The pagoda-style roof remains unchanged, but the cheesy faux-stone restaurant exterior, a halfhearted shade of mint green in its former life as a restaurant called Chopstix, now sports an unapologetically metallic gleam, and a gold hue to rival the autumn trees lining this otherwise quiet stretch of California Avenue. There's a sign marching across the front of the building, its corny Chop Suey typeface announcing, in neon, that you've arrived at New Luck Toy.
Inside, walls and the row of booths are a deep, dark black, each illuminated with its own lamp, and red paper lanterns canopy the ceiling, as if someone fell down on their job of holding on to a particularly exuberant balloon bouquet.
This new bar, in a divey old space, from two Seattle restaurant talents, opens on Tuesday, October 25.
Mark Fuller, of course, is the chef behind Ma'ono Fried Chicken and Whisky, and before that, Spring Hill. He made his name on higher-end food, then leaned into dining's move toward the casual. He makes a damn good fried chicken but also weaves his Hawaiian background and no small amount of Chinese influences into his dishes. So New Luck Toy's salt and pepper shrimp (seasoned with Old Bay and served heads still on) and General Tso's chicken (thighs fried, then wokked with a housemade General Tso sauce) seems a logical leap. The throwbacky Americanized Chinese dishes suit the space, but Fuller lets loose with a lot of Sichuan influences on the menu—cumin lamb, spicy ma po tofu, numbing boiled beef in fiery sauce.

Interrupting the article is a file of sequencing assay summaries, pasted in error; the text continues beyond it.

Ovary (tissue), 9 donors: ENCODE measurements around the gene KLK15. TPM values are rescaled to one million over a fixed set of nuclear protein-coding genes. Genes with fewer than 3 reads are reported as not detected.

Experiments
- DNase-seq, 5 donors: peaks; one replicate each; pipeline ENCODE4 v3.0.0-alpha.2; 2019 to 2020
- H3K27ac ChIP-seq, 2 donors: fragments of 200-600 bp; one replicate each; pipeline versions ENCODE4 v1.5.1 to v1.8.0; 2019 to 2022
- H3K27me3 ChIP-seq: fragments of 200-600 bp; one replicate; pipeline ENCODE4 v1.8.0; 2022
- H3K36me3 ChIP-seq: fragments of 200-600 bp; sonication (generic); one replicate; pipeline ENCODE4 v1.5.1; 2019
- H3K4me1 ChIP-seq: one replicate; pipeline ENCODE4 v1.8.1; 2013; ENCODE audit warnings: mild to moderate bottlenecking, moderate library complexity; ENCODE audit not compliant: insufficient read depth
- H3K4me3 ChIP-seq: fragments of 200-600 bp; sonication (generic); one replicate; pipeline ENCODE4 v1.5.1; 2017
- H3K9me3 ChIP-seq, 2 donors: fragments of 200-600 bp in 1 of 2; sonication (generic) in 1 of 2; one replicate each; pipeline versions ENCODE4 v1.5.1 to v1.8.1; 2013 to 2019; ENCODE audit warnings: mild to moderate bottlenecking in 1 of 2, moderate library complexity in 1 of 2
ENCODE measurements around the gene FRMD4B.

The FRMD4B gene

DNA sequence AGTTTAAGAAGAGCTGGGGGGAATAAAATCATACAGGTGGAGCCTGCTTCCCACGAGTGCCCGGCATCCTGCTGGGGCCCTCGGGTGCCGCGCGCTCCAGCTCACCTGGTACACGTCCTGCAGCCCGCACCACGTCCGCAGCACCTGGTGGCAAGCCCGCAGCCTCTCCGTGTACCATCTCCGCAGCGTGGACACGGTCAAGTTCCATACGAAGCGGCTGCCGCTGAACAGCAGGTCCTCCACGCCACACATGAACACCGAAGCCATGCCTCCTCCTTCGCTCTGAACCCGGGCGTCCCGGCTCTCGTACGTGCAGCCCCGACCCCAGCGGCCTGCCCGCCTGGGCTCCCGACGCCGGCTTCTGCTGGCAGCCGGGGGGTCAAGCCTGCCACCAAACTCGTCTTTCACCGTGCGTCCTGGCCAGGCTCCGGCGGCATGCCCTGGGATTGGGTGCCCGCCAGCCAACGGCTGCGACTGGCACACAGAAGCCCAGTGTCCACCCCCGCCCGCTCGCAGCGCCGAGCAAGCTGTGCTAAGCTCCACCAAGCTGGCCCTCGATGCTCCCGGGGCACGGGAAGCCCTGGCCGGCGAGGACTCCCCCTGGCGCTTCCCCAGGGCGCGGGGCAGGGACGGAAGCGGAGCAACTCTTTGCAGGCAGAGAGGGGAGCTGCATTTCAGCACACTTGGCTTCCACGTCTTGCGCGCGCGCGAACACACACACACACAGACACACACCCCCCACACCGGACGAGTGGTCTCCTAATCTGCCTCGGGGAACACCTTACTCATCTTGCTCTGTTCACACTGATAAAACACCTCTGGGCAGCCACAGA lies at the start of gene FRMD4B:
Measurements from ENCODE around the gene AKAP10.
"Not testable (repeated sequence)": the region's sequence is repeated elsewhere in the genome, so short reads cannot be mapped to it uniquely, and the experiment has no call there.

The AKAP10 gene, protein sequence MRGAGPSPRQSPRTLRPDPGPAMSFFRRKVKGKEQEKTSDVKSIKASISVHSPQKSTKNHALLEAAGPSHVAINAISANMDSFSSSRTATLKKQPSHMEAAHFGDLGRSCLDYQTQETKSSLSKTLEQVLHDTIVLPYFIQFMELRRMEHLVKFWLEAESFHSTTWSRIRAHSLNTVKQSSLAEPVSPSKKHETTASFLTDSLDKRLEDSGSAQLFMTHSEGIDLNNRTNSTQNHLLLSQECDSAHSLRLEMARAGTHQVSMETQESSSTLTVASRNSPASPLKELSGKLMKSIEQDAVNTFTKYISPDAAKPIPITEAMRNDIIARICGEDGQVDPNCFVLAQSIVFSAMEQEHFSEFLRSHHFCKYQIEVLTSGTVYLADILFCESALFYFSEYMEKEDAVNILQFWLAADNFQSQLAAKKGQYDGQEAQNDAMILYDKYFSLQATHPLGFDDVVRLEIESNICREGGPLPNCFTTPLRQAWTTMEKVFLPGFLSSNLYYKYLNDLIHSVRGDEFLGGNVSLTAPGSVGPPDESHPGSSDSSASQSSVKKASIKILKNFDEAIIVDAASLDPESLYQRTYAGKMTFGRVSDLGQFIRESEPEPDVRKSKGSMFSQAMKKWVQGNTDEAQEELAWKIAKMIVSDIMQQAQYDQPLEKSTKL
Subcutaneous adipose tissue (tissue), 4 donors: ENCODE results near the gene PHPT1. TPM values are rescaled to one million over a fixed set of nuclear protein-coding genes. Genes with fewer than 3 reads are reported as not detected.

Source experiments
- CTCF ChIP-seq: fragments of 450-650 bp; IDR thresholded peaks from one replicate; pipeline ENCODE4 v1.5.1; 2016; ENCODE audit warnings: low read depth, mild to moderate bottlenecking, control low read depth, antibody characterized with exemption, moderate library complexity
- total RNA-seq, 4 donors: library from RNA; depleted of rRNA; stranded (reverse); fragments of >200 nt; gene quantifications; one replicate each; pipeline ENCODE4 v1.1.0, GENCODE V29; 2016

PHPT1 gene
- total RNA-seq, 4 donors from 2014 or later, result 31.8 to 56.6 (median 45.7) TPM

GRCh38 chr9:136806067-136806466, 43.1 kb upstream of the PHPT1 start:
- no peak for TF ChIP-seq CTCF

The food looks fun and exacting and the food photos on New Luck Toy's social media make me want to run there and put everything in my mouth, pronto. But his business partner Patric Gabre-Kidan says this place is most assuredly a bar, not a full on restaurant. A Skee-Ball machine and pinball and even a bamboo-lined little room for karaoke are all here to prove his point.
Gabre-Kidan is a also partner in Rhino Room on Capitol Hill, and has handled operations and front-of-house matters for an impressive slate of Seattle restaurants over the years, taking a career detour into restaurant design and buildout. Thus the attention to detail, like the swiveling tan leather bar stools, which Gabre-Kidan built on little platforms so customers' feet are touching the floor—"you can sit for hours; it's way more comfortable."
Sitting for hours at New Luck Toy's bedecked back bar doesn't sound like a bad idea. There's a quartet of slushy machines churning out freezy Singapore slings and pina coladas, plus a cocktail list that revels in lighter spirits, fruity flavors, and plenty of tiki standards. Word has it Fuller's rice krispy treat soft serve, made with toasted rice krispies and marshmallows, is also a hit.
The bar is an homage to the original New Luck Toy, a Chinese restaurant and 60-year neighborhood landmark that operated just up the street. This new incarnation is 21+ and opens at 4pm every day. Facebook has more details, and at some point you will be able to order takeout straight from the website.